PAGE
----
The largest and most complex tomb in the Valley of the Kings was apparently built to contain the burial chambers of many of the sons of Ramses II (reigned 1279–13), the greatest king of the 19th dynasty. This tomb, which had been previously discovered but dismissed as insignificant, was again located in the late 1980s and partially excavated in the 1990s. The uppermost of the tomb’s two levels contains a central pillared hall and various corridors leading away to dozens of chambers.
The ancient Egyptians built massive public monuments to their pharaohs. But they also spent time and treasure creating hidden underground mausoleums that no one was ever meant to see.
The most famed collection of such elaborate tombs—the Valley of the Kings—lies on the Nile's west bank near Luxor.
During Egypt's New Kingdom (1539-1075 B.C.) the valley became a royal burial ground for pharaohs such as Tutankhamun, Seti I, and Ramses II, as well as queens, high priests, and other elites of the 18th, 19th, and 20th dynasties.
The tombs evidence elaborate preparations for the next world, in which humans were promised continuing life and pharaohs were expected to become one with the gods. Mummification was used to preserve the body so that the deceased's eternal soul would be able to reanimate it in the afterlife.
The underground tombs were also well stocked with all the material goods a ruler might need in the next world. Treasures—like the golden masks found with King Tut—are dazzling, but the tombs also contained the more mundane.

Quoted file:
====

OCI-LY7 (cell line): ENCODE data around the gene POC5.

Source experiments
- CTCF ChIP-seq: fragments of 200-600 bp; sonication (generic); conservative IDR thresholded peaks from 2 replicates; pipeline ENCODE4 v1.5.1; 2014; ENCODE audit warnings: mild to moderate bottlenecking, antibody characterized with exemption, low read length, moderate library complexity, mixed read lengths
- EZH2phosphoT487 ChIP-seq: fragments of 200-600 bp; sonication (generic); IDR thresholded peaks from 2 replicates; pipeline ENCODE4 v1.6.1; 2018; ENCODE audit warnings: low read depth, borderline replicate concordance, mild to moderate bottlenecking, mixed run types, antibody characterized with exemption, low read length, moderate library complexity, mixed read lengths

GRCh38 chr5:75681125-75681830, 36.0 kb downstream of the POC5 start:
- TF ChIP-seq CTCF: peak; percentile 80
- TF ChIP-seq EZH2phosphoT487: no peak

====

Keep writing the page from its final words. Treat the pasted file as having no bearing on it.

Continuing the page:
"They included furniture, clothes (even underwear), and jewelry [though] it's curious that we have no books—from Tut at least," says Salima Ikram, a professor of Egyptology at American University in Cairo and a National Geographic grantee.
Tombs were also well provisioned with enough food and drink, including wine and beer, for royal feasting in the next world, as well as sacred objects meant to help the deceased achieve eternal life, even favored companions.
"[We find] pets buried nearby," Ikram says. "Hunting dogs, pet baboons, and gazelles."
More Mysteries Await?
Tomb robbers, treasure hunters, and archaeologists have been combing the Valley of the Kings for centuries—yet it continues to yield surprises.
Many thought that the 62 tombs discovered before 1922 represented all that would be found in the valley—until Howard Carter discovered the resting place of a boy king called King Tutankhamun.
In 2005 a team led by archaeologist Otto Schaden discovered the valley's first unknown tomb since Tutankhamun's. The site, dubbed KV 63, was found only about 50 feet (15 meters) from the walls of Tut's resting place.
KV 63 had no mummy but housed sarcophagi, pottery, linens, flowers, and other materials. Some believe it heralds the presence of another as yet undiscovered tomb.
"KV 63 is an embalming cache; there must be a tomb to go with it," Ikram says.
At least one late Ramesside pharaoh's tomb (Ramses VIII) is still undiscovered, and many believe it may be found within the valley.
Clues to such discoveries may be found in period Egyptian writings that mention notables who likely rated tombs but have not been identified.
"You try to find out what hasn't been discovered, and figure out where they might possibly be, and then look in those areas," said David P. Silverman, an Egyptologist at the University of Pennsylvania. "You never know what you are going to find."
But if more tombs are found, will they be as relatively unmolested as Tut's? The odds are against it.
Though their entrances were well hidden, nearly all of the valley's known royal tombs were likely robbed before the end of the 20th dynasty—Egyptian records testify to robbers' trials and to the harsh punishments handed down.
By the time the Greek writer Diodorus Siculus visited the valley's tombs (circa 60 B.C.) he wrote, "We found nothing there except the results of pillage and destruction."
It's possible, perhaps, that any tomb yet to be found was so well hidden that it also escaped the notice of ancient thieves. Only time will tell.